Post # 9
@ForeverBirds: You should ask their parents if you can have a couple of their toys to sell to repay their uncle. Maybe that would teach them a lesson that food costs money, just like toys do, and they shouldn’t waste food, especially someone else’s food.
Post # 10
@myaltarego: I actually thought of this. Their uncle and I bought them some toys to take on a trip that I and my best friend are taking them on (the hotels we’re staying in all have pools so we bought them a couple of pool toys) and we considered making them take them back to help pay for what they wasted.
@paula1248: Honestly it was my mom’s friend who tossed out the food they left on the table (which is how we knew it was the girls who wasted it- no one else really eats at the table). By the time he walked in, the cats had jumped on the table and were nibbling at what the girls left, which is the main reason it was tossed (although who really wants to eat pizza someone else has picked off of?). And I don’t think they were intentionally trying to be naughty, but the fact is they did waste a lot of food and that needs to be addressed, especially because it is becoming a reccuring problem (although a lot of times it’s because people give them adult portions so I can’t hold it against them). I’m giving a lot of hard thought to the “punishment” but I know my neices and talking to them doesn’t do a lot of good- they take lessons to heart better when there are tangible consequences. I’m just not entirely sure what age and offense appropriate consequences would be, since I agree they weren’t trying to be bad, they just weren’t thinking. Any ideas? I don’t necessarily want to punish them, but I do want to drive the lesson home that food shouldn’t be wasted and their actions do affect others.
Post # 11
@ForeverBirds: I think that the taking back the toys thing (with a lecture on the connection – food costs money, toys cost money, you wasted our food so now you have to repay us by getting the toy money) is probably the best if you want to make a big impression. It won’t truly hurt them, but having them stand there with you while you return the toys should give them the feeling you’re looking for.
Taking them to a soup kitchen or somesuch may seem like a good deal, but A. They are likely too young to make a connection to their actions and B. This might seem like a weird thing to pick up on but it kind of feels like using homeless people as an object to teach a child a lesson, which seems wrong.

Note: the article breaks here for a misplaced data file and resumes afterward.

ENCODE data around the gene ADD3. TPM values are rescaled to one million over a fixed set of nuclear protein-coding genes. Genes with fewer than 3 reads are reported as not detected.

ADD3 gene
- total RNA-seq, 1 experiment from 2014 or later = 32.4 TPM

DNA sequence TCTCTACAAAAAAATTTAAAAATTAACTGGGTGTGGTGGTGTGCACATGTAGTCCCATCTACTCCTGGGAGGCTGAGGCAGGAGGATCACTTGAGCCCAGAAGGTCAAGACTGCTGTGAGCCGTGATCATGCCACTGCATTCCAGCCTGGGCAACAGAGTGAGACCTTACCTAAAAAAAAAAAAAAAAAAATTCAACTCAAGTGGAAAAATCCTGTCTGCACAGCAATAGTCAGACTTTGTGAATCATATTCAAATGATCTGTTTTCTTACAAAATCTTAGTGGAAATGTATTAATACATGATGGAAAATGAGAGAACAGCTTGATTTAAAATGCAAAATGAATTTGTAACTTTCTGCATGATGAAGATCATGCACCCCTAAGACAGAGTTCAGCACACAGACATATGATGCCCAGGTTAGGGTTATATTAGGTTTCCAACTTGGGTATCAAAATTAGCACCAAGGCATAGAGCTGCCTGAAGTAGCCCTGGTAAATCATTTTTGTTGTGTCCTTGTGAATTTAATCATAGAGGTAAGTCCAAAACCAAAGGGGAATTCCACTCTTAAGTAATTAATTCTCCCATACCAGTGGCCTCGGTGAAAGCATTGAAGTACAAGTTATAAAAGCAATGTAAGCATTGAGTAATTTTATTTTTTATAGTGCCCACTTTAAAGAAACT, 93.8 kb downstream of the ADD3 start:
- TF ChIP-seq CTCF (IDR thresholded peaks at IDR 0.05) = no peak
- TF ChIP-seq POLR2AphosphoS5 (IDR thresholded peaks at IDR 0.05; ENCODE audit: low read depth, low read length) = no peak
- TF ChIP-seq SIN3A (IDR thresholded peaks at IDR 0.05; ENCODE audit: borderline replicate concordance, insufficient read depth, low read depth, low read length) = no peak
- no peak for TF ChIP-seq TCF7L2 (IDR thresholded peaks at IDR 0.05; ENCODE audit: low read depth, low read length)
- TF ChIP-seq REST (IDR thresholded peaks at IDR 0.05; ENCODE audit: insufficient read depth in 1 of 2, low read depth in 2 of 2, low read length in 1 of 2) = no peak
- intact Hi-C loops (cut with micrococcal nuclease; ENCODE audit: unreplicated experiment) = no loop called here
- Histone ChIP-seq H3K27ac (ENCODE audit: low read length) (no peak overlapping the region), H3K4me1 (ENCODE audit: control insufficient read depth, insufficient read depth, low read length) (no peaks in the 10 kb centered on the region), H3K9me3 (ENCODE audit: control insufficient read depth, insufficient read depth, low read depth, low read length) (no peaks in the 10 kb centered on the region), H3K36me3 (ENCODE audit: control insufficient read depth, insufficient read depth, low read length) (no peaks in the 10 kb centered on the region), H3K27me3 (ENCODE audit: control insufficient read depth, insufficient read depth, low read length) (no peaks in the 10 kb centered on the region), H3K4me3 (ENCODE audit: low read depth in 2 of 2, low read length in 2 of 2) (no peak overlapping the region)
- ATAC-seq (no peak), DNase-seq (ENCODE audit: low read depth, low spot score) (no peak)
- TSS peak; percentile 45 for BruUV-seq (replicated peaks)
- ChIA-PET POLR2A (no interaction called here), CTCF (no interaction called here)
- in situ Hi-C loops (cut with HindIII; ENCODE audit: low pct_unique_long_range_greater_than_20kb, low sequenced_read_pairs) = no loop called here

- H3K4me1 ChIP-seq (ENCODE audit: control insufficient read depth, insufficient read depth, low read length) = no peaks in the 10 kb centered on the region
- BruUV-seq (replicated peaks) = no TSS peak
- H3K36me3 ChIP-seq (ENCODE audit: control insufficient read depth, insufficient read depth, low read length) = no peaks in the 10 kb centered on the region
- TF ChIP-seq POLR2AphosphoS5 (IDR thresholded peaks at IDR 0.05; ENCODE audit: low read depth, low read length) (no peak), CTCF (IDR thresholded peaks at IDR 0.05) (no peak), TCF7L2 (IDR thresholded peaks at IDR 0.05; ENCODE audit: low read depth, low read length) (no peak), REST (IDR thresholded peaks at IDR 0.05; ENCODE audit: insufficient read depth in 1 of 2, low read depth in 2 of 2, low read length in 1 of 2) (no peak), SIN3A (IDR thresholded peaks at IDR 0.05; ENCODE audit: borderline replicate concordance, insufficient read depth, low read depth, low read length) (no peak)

Post # 12
@MistySoda: I agree with what you’re saying, and maybe the visit to a homeless shelter is something better saved until they’re a little older. But I have issues with making them ask permission from now on because they WERE given permission to get more *if they were still hungry.* They were also old other people still had to eat. There was ample enough pizza for them to get another slice each (and 2 slices should easily fill them up); the issue is that they got wayyy more than a slice or even two apiece.
@MlleFabuleux: Love the suggestion of only giving them what they eat. It’s kind of ironic- being punished by getting what you want. I’ll definitely have to remember that.
Post # 13
Do they have any favorite snacks or treasts at your house? Tell them that, since someone wasted your dinner and uncle’s lunch, you had to eat the snacks up instead, so there won’t be any for the next week.
Post # 14
@Bebealways: I agree they may be too young to really understand going to a soup kitchen, so I may hold off on this, but I do think it can be an eye-opening experience for children and teach them to be grateful for even the basic things- a hot meal, a roof over their heads, clean clothes. But I think it’s more suited to an instance when they’re being ungrateful rather than a moment when they’re simply not thinking. I don’t think they were intentionally wasting; I think they just wanted the pepperoni and didn’t think about the fact that they were wasting the rest of the pizza, which cost money. I think they weren’t thinking about what they were told about other people needing to eat.
Post # 15
@moriah: Not really. We generally don’t keep junk food in the house for them;they get snack at school, and dinner is usually on the table fairly early so there’s not a lot of time between after school and dinner time to throw a snack in there.
Post # 16
I agree with @paula1248: … I’d want to know first by talking TO ALL THE PLAYERS what actually went down
And at 7 & 8 I’d be guessing they don’t actually KNOW what they did wrong (or perceived to be in your POV thru your “adult eyes”)
They may not even have a concept for what being wasteful means
(Something that is a much easier concept to understand as an Adult because we are used to paying for things or going without… something that children don’t normally experience… in that all their needs are met)
It is fine to educate them about the world…
BUT I am disappointed by all the Bees here who have brought forward examples to PUNISH them.
You don’t punish a child, if they haven’t a clue what it is that you perceived to be wrong. As an Adult it is your job to educate them first.
Hope this helps,